In the list of those who have been there throughout to oversee the disaster that is now SA we cannot leave out a man who sits there with a folio of Ministry’s that ensures him as a power broker in the parliamentary party, John Rau:
    Attorney-General
    Minister for Justice Reform
    Minister for Planning
    Minister for Industrial Relations
    Minister for Child Protection Reform
    Minister for the Public Sector
    Minister for Consumer and Business Services
    Minister for the City of Adelaide
    Three men in positions who throughout could have stopped this situation from occurring but did nothing and now blame everyone else.
    Soon they will be blaming the people of SA for wanting to keep warm in winter and cool in summer and have jobs so they can financially look after themselves and their families.
    It’s those who sit in Parliaments at every level in this Nation who are to blame for this debacle, it is those who ‘rule’ in accordance with the wishes of ideological extremism and a need for personal power/gain rather than clear rational thought and planning that are to blame.

  3. Hi,
    I just started a petition “SA PREMIER JAY WEATHERILL : Demand the resignation of the Energy Minister for HIGH POWER PRICES CAUSING SA’s JOBS CRISIS and also 15,000 household POWER DISCONNECTIONS, frequent POWER BLACKOUTS and the July ’16 POWER CRISIS” and wanted to see if you could help by adding your name.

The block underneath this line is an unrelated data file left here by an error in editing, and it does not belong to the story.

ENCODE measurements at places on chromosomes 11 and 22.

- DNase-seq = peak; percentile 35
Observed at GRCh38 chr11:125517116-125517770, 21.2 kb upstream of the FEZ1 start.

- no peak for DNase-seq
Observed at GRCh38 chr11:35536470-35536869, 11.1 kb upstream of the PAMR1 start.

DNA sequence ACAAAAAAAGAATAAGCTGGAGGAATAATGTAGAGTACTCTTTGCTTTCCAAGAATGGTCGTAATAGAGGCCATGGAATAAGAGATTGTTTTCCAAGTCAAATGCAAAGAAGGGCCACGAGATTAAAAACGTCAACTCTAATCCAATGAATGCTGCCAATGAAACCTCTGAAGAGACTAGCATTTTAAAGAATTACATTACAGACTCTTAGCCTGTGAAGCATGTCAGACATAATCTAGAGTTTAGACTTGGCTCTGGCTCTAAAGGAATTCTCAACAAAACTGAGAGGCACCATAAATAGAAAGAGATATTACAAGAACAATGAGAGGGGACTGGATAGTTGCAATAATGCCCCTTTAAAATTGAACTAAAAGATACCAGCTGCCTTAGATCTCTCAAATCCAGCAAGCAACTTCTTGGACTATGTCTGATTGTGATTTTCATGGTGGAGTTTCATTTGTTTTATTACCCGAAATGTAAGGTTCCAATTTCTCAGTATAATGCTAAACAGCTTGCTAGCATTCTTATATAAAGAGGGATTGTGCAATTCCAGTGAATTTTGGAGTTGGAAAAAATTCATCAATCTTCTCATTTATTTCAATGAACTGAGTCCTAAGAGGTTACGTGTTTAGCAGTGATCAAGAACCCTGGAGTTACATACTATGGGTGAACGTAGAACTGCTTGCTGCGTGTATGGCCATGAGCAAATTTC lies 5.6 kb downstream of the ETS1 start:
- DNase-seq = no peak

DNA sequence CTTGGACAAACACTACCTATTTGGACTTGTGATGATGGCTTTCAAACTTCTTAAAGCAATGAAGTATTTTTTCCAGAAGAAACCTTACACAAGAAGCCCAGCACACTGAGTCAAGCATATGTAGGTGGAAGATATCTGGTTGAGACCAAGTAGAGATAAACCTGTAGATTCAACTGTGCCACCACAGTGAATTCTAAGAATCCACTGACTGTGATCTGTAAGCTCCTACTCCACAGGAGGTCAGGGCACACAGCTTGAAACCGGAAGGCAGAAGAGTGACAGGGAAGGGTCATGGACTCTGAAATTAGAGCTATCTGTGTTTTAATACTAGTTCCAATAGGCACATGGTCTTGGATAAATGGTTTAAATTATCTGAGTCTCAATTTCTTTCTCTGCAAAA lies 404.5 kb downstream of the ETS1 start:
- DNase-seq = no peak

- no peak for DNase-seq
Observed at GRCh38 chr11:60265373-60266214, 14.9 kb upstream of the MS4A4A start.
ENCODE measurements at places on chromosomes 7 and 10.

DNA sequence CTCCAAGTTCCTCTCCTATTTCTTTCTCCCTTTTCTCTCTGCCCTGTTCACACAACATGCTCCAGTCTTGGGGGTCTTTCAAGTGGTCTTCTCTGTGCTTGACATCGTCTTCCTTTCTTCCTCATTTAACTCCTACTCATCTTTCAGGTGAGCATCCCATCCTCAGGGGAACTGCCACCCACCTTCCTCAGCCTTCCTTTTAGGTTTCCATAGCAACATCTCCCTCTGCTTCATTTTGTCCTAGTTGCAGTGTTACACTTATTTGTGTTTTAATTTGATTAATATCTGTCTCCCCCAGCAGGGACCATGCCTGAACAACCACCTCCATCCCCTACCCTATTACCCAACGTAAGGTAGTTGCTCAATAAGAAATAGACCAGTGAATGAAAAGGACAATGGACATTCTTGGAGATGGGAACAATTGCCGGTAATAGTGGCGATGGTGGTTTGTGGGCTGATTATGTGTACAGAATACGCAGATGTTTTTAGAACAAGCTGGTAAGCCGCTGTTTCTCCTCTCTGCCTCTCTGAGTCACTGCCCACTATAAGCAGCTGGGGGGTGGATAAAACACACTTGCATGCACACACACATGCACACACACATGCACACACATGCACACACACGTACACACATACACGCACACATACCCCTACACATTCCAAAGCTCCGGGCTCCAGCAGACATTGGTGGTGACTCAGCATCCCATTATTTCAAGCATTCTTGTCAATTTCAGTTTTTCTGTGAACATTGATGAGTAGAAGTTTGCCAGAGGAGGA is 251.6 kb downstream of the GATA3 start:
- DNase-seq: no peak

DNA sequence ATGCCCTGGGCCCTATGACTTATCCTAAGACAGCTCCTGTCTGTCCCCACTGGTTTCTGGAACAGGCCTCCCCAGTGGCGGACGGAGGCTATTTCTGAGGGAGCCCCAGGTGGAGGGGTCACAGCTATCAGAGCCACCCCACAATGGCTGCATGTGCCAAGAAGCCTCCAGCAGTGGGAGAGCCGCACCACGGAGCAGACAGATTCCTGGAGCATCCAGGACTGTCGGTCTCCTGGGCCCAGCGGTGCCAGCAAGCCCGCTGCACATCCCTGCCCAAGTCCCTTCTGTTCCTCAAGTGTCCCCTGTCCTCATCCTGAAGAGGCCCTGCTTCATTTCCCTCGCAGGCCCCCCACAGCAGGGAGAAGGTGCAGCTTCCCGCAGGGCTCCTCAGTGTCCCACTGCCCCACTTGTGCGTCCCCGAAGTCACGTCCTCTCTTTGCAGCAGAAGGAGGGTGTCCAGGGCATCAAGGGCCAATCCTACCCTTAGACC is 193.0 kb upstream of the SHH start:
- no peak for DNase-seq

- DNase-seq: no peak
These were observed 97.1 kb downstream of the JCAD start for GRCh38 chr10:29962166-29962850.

Our goal is to reach 100 signatures and we need more support. You can read more and sign the petition here:

    https://www.change.org/p/sa-premier-jay-weatherill-demand-the-resignation-of-the-energy-minister-for-high-power-prices-causing-sa-s-jobs-crisis-and-also-frequent-blackouts-15-000-household-power-disconnections-and-the-july-16-power-crisis?recruiter=135406845&utm_source=share_petition&utm_medium=email&utm_campaign=share_email_responsive

    Please share this petition with anyone you think may be interested in signing it.

    Thankyou

  4. Thank you so much for doing these important economic calulations which the government refuses to do on behalf of the unwitting public. We are forever indebted to STT.

  5. Reblogged this on Climatism and commented:
    “Climate Change Crisis Inc.” – the biggest money thieving scam in the history of humanity.

    Billions upon billions of your hard-earned taxpayer money funnelled off to the ‘0.5%’ blood-sucking green corporate monoliths, to do absolutely nothing to ‘change’ the apparent sick climate.

    We TRULY are living in a ‘climate’ of collective madness and groupthink feel-good eco-insanity.